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Dayton DUI Attorney Charles Rowland > Posts tagged "Plea"

Entering A Plea – What Are Your Options?

Entering a plea. Your first appearance is called an arraignment. At this hearing the judge is seeking to determine how your case will proceed. When your case is called in court you will be required to enter one of the following:GUILTY - If you feel you are guilty. The matter will be disposed of and the court may proceed to sentencing immediately. NOT GUILTY - If you feel you are not guilty or if you are in doubt. If you enter a plea of not guilty your case will then be continued to a later date for trial or other disposition. NO CONTEST...

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What Happens At A DUI Arraignment?

The following will happen when you appear for your DUI arraignment.The Judge, will explain the complaint to you which details the offense(s) you are charged with, and will explain it to you if you do not understand the nature of the charge(s). The Judge will also advise you of the potential penalties.You will have the opportunity to ask questions that you have on the rights explained here, the charge, or the maximum penalty possible under the law.You will have the right to retain an attorney even if you intend to plead guilty, and a right to a reasonable continuance to...

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Wrong Way Crashes and DUI

A new study commissioned on behalf of the Ohio State Highway Patrol concluded that more than half of wrong-way drivers were suspected of alcohol or drug impairment.  According to the study, 60 wrong-way collisions between January 2011 and April 2013 resulted in 31 deaths. Some notable findings in the report:> The death rate in wrong-way collisions (37 percent) was more than 100 times higher than in all crashes on Ohio roadways (0.35 percent) during the reporting period. > 57 percent of wrong-way drivers were men. > Among age groups, 23 percent were from ages of 16-25, 21 percent were from 36-45 and 21 percent...

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Dayton DUI: Don’t Pay Your Reinstatement Fee Until Your Case Is Over…

Charles M. Rowland II may be able to get your reinstatement fee lowered from $475.00 to $40.00.  Whether or not he can do this is not decided until the end of the case.  So Don't Pay Right Away! In Ohio, any person who operates a vehicle within the state of Ohio is legally presumed to have given his or her consent to a chemical test of their blood, breath, or urine to determine alcohol content if arrested for OVI (drunk driving).  According to Ohio Revised Code 4511.191, if probable cause exists to believe that you are operating a vehicle while impaired (commonly called a DUI) and you refuse to...

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DUI Accidents and Ohio Law (Aggravated Vehicular Homicide & Aggravated Vehicular Assault)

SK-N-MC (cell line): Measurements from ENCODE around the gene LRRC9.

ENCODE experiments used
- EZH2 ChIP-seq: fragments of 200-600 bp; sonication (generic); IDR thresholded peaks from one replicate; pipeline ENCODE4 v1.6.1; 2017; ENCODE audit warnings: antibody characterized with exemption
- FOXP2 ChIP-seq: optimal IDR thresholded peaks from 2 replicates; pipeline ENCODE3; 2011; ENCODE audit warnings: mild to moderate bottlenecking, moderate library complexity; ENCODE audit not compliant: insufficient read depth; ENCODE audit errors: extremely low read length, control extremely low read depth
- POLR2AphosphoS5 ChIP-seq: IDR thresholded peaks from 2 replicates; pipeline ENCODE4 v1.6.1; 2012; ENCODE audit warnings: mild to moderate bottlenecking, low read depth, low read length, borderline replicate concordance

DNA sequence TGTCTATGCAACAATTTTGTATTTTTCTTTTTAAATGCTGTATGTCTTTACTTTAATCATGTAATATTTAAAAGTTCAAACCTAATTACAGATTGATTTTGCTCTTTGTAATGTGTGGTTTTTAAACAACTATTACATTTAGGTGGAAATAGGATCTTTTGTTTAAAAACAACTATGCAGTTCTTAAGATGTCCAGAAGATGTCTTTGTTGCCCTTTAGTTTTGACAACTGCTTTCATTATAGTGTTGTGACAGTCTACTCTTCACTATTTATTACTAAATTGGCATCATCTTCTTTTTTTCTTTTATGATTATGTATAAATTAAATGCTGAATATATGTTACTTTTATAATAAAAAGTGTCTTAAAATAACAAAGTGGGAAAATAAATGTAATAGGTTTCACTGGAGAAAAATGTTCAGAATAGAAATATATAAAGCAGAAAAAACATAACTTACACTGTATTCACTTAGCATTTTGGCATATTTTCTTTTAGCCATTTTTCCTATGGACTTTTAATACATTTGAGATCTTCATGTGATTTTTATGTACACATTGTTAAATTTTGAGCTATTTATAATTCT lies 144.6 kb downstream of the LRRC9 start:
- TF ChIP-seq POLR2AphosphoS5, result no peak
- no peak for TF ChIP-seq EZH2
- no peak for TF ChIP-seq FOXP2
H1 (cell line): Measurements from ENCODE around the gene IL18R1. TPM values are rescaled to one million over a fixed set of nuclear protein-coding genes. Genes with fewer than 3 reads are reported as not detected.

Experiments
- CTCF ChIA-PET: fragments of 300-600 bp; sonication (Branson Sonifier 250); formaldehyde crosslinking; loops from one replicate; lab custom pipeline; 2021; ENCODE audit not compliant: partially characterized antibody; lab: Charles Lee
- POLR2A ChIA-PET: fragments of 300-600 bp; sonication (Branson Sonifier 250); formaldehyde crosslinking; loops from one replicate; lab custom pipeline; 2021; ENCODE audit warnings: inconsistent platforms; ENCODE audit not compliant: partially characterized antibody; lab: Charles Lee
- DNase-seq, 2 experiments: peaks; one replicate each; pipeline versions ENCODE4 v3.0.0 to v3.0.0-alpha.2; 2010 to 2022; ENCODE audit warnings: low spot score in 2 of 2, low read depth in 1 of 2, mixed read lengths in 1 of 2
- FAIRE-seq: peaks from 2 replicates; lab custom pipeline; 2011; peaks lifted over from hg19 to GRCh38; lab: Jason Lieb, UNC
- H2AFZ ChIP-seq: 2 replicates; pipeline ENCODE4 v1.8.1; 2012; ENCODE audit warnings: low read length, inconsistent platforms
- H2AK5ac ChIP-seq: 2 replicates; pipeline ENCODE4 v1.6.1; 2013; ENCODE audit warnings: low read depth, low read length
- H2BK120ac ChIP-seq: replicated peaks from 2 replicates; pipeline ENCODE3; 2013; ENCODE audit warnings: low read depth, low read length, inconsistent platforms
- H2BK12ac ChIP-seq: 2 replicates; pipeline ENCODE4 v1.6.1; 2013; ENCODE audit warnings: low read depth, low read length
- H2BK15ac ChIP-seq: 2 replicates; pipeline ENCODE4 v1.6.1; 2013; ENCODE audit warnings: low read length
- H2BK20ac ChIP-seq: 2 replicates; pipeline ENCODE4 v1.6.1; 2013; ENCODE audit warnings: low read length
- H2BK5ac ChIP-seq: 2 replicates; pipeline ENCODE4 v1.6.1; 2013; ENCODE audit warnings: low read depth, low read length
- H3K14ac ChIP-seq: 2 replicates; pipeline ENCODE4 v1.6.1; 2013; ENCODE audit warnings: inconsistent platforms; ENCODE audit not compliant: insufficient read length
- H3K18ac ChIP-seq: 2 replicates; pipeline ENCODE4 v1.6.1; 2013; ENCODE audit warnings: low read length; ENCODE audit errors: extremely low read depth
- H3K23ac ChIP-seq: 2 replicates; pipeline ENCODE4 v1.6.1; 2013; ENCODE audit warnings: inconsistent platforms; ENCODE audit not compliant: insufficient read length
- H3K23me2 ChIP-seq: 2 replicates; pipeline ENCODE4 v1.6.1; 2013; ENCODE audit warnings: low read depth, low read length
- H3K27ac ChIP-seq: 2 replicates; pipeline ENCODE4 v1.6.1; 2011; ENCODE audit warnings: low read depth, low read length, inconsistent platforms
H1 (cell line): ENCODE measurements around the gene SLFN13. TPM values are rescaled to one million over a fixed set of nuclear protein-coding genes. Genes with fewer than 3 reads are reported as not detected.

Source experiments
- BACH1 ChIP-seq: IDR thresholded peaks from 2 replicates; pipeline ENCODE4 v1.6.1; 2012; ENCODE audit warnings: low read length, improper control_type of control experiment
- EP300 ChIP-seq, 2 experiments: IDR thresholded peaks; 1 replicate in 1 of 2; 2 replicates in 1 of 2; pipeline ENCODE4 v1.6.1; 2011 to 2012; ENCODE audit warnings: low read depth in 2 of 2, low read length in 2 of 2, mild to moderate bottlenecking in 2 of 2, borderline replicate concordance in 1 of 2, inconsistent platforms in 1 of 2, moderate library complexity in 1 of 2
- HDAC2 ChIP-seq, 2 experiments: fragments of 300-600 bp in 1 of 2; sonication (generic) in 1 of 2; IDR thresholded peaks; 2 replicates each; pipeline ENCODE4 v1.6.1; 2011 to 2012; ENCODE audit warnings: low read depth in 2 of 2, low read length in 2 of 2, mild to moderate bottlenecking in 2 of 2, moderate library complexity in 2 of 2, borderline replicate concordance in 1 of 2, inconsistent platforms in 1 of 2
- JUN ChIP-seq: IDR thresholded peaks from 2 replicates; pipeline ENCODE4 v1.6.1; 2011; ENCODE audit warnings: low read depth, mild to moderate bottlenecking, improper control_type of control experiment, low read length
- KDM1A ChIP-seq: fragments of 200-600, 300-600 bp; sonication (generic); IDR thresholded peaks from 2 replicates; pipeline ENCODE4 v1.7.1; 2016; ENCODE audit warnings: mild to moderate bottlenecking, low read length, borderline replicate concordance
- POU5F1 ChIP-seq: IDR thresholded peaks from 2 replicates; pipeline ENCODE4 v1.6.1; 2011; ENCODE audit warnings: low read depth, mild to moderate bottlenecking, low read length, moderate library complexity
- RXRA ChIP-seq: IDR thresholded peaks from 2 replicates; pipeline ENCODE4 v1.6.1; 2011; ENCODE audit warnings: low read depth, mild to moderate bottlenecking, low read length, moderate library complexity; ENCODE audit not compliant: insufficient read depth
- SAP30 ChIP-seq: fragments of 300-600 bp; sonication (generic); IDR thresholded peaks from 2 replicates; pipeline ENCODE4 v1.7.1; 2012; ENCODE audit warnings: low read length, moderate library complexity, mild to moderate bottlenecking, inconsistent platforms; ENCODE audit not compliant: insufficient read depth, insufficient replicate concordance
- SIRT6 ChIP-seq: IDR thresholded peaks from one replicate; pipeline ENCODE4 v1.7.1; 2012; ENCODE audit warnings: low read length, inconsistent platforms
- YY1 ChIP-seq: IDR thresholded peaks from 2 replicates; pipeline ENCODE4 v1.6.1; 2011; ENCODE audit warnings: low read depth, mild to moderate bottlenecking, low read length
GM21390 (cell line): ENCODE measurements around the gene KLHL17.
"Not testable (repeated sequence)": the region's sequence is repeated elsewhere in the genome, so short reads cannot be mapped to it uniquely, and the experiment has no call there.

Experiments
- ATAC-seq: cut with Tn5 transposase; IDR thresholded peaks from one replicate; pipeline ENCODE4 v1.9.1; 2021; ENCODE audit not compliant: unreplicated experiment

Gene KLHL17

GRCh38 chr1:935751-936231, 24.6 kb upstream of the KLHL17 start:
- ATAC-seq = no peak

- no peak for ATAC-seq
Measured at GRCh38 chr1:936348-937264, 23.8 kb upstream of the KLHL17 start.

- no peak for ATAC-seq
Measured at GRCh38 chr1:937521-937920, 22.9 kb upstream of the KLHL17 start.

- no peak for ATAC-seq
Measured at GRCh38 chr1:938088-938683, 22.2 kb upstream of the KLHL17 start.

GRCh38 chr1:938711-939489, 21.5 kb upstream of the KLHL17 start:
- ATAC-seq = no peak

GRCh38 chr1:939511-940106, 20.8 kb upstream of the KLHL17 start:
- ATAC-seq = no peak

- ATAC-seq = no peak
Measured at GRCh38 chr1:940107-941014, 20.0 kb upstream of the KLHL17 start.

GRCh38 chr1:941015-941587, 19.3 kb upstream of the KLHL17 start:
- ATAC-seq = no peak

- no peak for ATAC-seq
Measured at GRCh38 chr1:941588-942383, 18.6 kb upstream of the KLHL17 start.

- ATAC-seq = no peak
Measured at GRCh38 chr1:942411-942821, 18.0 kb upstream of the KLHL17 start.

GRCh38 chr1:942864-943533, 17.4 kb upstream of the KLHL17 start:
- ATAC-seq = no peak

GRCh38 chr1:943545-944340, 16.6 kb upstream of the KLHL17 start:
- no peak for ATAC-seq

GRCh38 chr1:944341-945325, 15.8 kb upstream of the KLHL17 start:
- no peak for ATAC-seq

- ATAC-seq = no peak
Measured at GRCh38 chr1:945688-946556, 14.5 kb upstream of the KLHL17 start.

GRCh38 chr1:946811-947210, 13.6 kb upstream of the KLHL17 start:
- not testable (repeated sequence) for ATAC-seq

If you are involved in an accident while driving under the influence in Ohio you face very harsh penalties. Aggravated Vehicular Homicide, O.R.C. 2903.06,  is a crime that results from the death of another caused by the defendant’s operating a vehicle while impaired (a violation of R.C. 4511.19)  or while driving negligently or recklessly.  The statute  encompasses driving an automobile recklessly or negligently (called Vehicular homicide) whether or not alcohol played a part in the death.  Often, defendants are indicted for multiple counts, with additional counts for each victim of the accident.Under the reckless section of the statute you will be...

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Ohio OVI Defense Attorney Quote of the Week

United States Supreme Court Justice Byron White in the landmark case of United States vs. Wade, 388 U.S. 218 (1967) "Law enforcement officers have the obligation to convict the guilty and to make sure they do not convict the innocent. They must be dedicated to making the criminal trial a procedure for the ascertainment of the true facts surrounding the commission of the crime. To this extent, our so-called adversary system is not adversary at all; nor should it be. But defense counsel has no comparable obligation to ascertain or present the truth. Our system assigns him a different mission. He...

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Juvenile DUI Addressed in Ohio Supreme Court

The issue the Ohio Supreme Court addresses in State v. Adkins, 2011-Ohio-3141  is whether a pre-January 1, 1996 juvenile adjudication can be considered one of the five prior similar offenses necessary to enhance an R.C. 4511.19(A)(1)(a) charge for operating a motor vehicle while under the influence of alcohol (“OVI”). Under R.C. 4511.19(G)(1)(d), an OVI is a fourth-degree felony if the defendant has been convicted of or pleaded guilty to five OVIs in 20 years.  Effective January 1, 1996, the Ohio legislature passed a new law making a prior juvenile adjudication constitutes a prior conviction for purposes of R.C. 4511.19(G)(1)(d).PROCEDURAL HISTORYOn...

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